Agribusiness: Elders to exit NZ interests

Jon Condon, 26/06/2014

elders-signElders (Australia) will exit its New Zealand agri-service business, following an agreement to sell its 50 percent share in Elders Rural Services (NZ) to diversified local agribusiness, Carr Group.

The deal is expected to be completed by the end of next month.

The Carr family is buying both the 50pc share in Elders NZ held by Elders Ltd in Australia, and the balance owned by Elders NZ managing director Stu Chapman and business partner Eric Spencer.

The price was not disclosed.

The combined businesses will have annual revenue of more than $300 million and more than 400 staff across New Zealand. The Elders NZ business was put up for sale a few months ago by Elders Australia as it worked through its debt issues.

Elders NZ will use the Carr contacts to expand its livestock business in the South Island and expects to boost its seed sales business through new links with Carr’s international business in the same sector.

Carr’s Canterbury Seed Co exports a range of pasture and crop seed to more than 40 countries, and produces seed overseas to export to other markets.

Stu Chapman will remain in charge of the stand-alone Elders business.

The North Island livestock business was strong, but there were weaknesses in the south, which would be worked on, he said.

“We’re happy to be back to 100 percent NZ ownership, and we know that is an extremely strong sentiment among farmers as well. There’s a lot of talk about it in the field,” Mr Chapman said.

Carr Group managing director Craig Carr said the company had a range of businesses in the sector but the family members were farmers at heart. They were involved in mixed farming and dairying, bringing the first robotic dairy milking machines to NZ about seven years ago and owned the agency for the Lely robotic system, he said.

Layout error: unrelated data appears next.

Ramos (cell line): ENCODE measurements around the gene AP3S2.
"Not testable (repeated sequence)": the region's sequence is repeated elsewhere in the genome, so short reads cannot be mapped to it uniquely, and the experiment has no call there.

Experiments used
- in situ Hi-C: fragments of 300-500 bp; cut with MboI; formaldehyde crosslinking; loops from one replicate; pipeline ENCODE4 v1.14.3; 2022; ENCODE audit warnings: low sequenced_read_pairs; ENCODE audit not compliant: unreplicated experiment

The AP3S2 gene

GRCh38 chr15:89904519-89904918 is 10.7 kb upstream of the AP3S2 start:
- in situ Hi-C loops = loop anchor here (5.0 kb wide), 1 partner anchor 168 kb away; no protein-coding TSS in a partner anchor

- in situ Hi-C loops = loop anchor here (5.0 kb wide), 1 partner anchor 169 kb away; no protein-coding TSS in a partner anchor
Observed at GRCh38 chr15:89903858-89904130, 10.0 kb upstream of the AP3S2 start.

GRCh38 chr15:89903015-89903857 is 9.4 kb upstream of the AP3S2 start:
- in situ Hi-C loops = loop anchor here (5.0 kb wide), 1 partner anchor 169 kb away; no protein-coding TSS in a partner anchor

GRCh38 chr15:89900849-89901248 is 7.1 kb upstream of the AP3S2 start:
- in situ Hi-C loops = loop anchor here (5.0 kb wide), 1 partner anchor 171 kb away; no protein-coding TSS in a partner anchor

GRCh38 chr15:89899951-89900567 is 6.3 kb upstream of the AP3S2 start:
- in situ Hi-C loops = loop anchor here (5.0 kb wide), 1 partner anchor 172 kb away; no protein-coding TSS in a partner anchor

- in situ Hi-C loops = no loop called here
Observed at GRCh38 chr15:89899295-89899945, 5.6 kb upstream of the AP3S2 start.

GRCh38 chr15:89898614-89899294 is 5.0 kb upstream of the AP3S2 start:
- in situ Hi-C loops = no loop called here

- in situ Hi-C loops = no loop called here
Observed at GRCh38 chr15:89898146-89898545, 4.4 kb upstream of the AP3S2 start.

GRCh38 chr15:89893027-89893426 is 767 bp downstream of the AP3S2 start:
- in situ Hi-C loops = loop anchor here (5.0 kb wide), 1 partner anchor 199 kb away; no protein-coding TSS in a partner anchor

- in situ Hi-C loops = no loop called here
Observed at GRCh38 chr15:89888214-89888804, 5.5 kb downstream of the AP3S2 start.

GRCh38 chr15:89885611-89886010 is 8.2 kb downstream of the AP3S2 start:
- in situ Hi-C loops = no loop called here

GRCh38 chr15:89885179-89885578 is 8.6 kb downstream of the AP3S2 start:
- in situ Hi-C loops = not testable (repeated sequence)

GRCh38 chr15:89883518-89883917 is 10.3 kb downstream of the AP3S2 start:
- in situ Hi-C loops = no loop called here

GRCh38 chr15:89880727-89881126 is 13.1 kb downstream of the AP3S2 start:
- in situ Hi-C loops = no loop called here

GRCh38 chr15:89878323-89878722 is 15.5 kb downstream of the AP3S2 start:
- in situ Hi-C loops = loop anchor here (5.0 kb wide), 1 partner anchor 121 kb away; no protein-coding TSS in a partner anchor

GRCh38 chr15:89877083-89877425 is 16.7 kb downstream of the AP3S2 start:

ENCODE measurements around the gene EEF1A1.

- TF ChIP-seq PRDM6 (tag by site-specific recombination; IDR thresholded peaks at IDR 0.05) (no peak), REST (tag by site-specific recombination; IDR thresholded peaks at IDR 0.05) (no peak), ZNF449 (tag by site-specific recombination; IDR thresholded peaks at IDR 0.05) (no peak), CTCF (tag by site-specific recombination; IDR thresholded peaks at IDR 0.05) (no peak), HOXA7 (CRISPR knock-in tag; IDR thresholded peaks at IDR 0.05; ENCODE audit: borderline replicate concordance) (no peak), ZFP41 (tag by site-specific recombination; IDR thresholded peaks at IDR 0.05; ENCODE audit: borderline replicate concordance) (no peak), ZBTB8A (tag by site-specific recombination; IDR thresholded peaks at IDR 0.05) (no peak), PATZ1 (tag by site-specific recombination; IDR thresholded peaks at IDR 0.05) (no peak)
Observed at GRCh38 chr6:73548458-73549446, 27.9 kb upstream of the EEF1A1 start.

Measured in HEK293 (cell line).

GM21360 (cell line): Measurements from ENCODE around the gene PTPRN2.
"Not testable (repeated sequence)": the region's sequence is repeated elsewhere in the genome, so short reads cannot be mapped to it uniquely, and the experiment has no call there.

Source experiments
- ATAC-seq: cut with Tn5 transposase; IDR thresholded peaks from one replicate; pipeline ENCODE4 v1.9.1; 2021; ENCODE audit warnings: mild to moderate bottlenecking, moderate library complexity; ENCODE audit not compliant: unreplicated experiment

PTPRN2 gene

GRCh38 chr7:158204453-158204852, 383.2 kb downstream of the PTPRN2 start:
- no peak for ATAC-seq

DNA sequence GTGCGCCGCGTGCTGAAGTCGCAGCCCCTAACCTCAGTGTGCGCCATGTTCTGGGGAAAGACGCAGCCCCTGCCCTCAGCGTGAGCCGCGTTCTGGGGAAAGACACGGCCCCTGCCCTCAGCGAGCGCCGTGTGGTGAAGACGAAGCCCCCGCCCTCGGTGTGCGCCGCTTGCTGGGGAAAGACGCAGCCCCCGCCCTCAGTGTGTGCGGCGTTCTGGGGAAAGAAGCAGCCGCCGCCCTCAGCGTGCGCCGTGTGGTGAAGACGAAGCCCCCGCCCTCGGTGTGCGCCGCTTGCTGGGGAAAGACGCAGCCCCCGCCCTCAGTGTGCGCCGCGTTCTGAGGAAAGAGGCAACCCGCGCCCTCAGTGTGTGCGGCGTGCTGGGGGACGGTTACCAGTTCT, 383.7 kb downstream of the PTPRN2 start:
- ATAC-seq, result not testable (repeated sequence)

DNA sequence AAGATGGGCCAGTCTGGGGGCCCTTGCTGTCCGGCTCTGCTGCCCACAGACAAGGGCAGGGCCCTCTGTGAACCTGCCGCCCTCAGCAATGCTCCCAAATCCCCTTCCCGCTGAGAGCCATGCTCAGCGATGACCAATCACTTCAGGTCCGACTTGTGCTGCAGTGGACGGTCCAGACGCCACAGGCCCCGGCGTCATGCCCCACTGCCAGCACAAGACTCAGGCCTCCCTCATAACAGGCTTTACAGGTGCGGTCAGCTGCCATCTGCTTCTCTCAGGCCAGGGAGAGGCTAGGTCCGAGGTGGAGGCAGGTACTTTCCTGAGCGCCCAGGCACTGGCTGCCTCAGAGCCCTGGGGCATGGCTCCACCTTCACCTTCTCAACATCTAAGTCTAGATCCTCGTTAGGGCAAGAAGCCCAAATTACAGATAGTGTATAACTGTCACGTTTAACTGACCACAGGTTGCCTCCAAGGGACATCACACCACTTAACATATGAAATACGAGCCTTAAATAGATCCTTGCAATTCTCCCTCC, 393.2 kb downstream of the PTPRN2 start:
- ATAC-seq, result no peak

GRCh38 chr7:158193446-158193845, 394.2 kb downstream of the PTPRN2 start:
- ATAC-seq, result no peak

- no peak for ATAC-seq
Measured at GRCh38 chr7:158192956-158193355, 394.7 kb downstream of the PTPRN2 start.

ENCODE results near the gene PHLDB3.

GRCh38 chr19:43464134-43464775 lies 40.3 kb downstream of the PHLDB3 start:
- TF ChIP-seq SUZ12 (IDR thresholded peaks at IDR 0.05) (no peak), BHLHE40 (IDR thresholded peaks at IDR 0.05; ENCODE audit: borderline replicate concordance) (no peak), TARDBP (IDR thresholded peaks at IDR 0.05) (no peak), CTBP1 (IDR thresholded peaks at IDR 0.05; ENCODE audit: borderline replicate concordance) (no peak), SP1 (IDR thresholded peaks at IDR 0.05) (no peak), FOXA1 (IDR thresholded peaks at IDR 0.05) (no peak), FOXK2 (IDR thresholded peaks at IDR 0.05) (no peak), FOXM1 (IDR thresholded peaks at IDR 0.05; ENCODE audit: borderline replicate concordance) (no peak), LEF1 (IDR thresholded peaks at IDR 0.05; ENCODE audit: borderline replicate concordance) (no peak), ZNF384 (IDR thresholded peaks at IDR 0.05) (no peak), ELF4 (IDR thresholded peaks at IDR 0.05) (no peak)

Innovation had been at the heart of the family’s business development.

“We run our farms as professional units and we know what they make every month. When our businesses are selling to farmers and buying from farmers we know the challenges they’re facing.”

He welcomed the opportunity to add the livestock and wool businesses to group activities and the idea of working with the Primary Wool Co-operative in the Elders Primary Wool (EPW) joint venture.

Craig Carr will spend the next few weeks getting to know the Elders staff so the acquired business can hit the ground running on August 1.

“We’re really excited and quite proud to be doing this – a private, family business servicing the wider NZ agri sector,” Mr Carr said.

The shareholder loan to Elders NZ from Elders Australia would be replaced by new funding, Mr Chapman said.

He expects the new balance sheet to provide a solid platform for growth.

Elders NZ had revenue of $105m in the September 2013 year, made an after-tax profit of $2.1m, and will bring about 250 staff into the Carr Group.

Though Carr Group had been a seller of some investments in the recent past, that was not the intention with Elders, which he saw as a “legacy asset”.

The group’s relationships with many farmers in Canterbury would help Elders lift its livestock business profile, he said.

Mr Chapman said there had been strong trading for the EPW Just Wool carpet business in North America over the past few months, with a launch in Australia in the past week and plans for the domestic market later in the year.



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